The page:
Civil society is a key actor in preventing and countering violent extremism conducive to terrorism


"Civil society participation is a fundamental part of building community resilience and contributing to the success of the United Kingdom's counter terrorism strategy, PREVENT," said Ms. Tolani Joacquim-Runchi, an expert for the Home Office of the Government of the UK at  a side event on Civil Society Engagement in Preventing and Countering Violent Extremism Conducive to Terrorism organized by the UNODC Civil Society Team during the 26th session of the Commission on Crime Prevention and Criminal Justice on 24 May.

The event which took place just two days after the Manchester attack was an unfortunate reminder that all stakeholders in the international community must unite in these troubling times to combat violent extremism and terrorism.

The UK government currently works with 82 civil society organisations in over 40 priority areas within the country in its attempt to counter violent extremism .

Other experiences from a civil society perspective were presented. Mr. Abdoul Kassim Foumba, the National Coordinator of  the Malian non-governmental organisation (NGO) '' Think Peace",  stated that in a conflict-ridden society such as Mali, the positive outcomes in de-radicalising youth is only possible through the support of civil society. Think Peace Mali utilises the influence of religious leaders, community leaders, local chiefs and celebrities to show vulnerable young people alternative means to achieving a successful and fulfilling life. Unfortunately, in many countries across the globe, young people are at risk of being used by armed or terrorist groups in order to escape from their socia-economic challenges. Additionally, Mr. Foumbe spoke passionately about the importance of local communities learning to become independent rather than relying on the assistance of big donors. In his own words, "local people can take ownership of activities and what they want to see in their communities".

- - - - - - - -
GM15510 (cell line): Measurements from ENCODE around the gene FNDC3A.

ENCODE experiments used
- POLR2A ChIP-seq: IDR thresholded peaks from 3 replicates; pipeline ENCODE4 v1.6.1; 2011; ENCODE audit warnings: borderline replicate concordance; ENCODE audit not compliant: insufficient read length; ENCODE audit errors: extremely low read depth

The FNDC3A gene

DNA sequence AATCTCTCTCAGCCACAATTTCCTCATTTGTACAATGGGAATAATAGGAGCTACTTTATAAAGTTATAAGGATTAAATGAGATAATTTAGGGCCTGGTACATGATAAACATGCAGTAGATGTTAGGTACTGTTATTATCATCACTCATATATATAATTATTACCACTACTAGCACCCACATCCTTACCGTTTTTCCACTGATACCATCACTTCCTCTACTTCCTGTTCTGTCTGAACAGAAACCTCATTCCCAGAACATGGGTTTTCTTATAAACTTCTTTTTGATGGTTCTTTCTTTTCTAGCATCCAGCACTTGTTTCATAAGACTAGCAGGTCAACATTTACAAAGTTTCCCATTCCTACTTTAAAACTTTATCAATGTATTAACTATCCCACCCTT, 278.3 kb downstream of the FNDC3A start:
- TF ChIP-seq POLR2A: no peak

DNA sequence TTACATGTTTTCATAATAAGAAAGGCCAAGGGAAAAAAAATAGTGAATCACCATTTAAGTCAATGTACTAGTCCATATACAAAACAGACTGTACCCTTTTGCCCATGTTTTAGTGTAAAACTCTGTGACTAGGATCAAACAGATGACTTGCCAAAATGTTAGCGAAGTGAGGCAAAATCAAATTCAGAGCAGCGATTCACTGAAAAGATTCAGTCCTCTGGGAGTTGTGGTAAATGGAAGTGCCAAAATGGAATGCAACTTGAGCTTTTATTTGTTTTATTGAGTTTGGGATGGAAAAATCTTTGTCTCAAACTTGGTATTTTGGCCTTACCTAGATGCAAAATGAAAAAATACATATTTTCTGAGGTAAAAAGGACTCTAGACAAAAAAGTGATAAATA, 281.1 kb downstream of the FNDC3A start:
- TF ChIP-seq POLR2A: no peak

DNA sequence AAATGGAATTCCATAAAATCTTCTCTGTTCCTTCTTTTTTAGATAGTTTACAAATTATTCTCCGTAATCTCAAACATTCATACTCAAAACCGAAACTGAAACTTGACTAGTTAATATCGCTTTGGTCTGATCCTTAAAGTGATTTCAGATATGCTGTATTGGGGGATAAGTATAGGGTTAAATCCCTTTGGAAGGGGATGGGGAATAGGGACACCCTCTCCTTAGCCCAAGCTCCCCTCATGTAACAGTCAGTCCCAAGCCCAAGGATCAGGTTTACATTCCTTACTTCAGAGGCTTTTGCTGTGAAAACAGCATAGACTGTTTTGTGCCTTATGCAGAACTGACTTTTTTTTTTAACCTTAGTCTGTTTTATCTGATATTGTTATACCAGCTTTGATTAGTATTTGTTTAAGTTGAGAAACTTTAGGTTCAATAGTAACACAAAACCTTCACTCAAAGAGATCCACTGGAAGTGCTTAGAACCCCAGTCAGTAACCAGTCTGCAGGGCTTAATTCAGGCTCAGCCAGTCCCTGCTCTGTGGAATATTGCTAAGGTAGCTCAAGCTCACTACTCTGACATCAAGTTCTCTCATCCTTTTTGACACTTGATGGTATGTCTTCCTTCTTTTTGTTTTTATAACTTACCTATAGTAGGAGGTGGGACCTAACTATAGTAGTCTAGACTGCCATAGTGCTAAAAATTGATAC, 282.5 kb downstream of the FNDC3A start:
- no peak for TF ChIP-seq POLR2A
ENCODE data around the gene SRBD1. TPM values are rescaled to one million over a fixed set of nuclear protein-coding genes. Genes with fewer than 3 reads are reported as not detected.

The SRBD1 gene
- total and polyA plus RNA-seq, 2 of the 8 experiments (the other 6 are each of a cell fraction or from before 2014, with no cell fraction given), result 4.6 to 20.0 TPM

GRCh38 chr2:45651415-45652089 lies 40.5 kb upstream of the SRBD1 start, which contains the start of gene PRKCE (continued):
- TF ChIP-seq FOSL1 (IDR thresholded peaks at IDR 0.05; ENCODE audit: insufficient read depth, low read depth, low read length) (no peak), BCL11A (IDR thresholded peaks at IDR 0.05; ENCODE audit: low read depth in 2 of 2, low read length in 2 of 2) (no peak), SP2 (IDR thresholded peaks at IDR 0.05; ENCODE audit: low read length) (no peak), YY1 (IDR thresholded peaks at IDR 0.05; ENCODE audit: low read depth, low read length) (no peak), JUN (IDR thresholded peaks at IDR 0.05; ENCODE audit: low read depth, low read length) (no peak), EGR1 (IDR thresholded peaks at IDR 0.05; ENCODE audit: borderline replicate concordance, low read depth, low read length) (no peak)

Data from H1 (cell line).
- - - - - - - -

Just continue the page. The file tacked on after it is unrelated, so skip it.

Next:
The importance of local communities in countering violent extremism (CVE) was further elaborated by Mr. Florian Reimers, a representative of a German NGO - Violence Prevention Network - who stressed that radicalisation is a phenomenon taking place transnationally. He provided an insight to the ambitious mission of his organisation which is successfully engaged in preventing violent extremism (PVE) and de-radicalisation efforts across Germany. Describing his organisation's work with prisoners, Mr. Reimers gave a broad range of approaches as to how best to start the de-radicalisation process with such individuals and how, eventually, the combination of such efforts contribute to the prevention of violent terrorist crimes, seemingly on the rise in Europe and other parts of the world.

In many cases, the work of NGOs is overlooked, as stated by the moderator of the event, Ms Karen Judd Smith. Ms. Judd Smith emphacized that it is paramount that Member States and the United Nations access the expertise of the private sector and civil society in order to build an efficient mechanism on countering violent extremism. She also introduced a video message from Mr. Douglas Johnson, CEO of the International Center for Religion and Democracy who emphacized that religion could be in some cases the solution of the problem and more should be done by the United Nations to address this topic. Ms. Dolgor Solongo from the UNODC Terrorism Branch  stressed that UNODC strongly encourages Member States to involve civil society, the private sector and academia in C/PVE efforts.

Overall, the event was a unique opportunity for Member States, the United Nations and civil society to share multi-dimensional and varied experiences, and reiterate the applicability of civil society experiences in fostering peaceful and inclusive societies around the world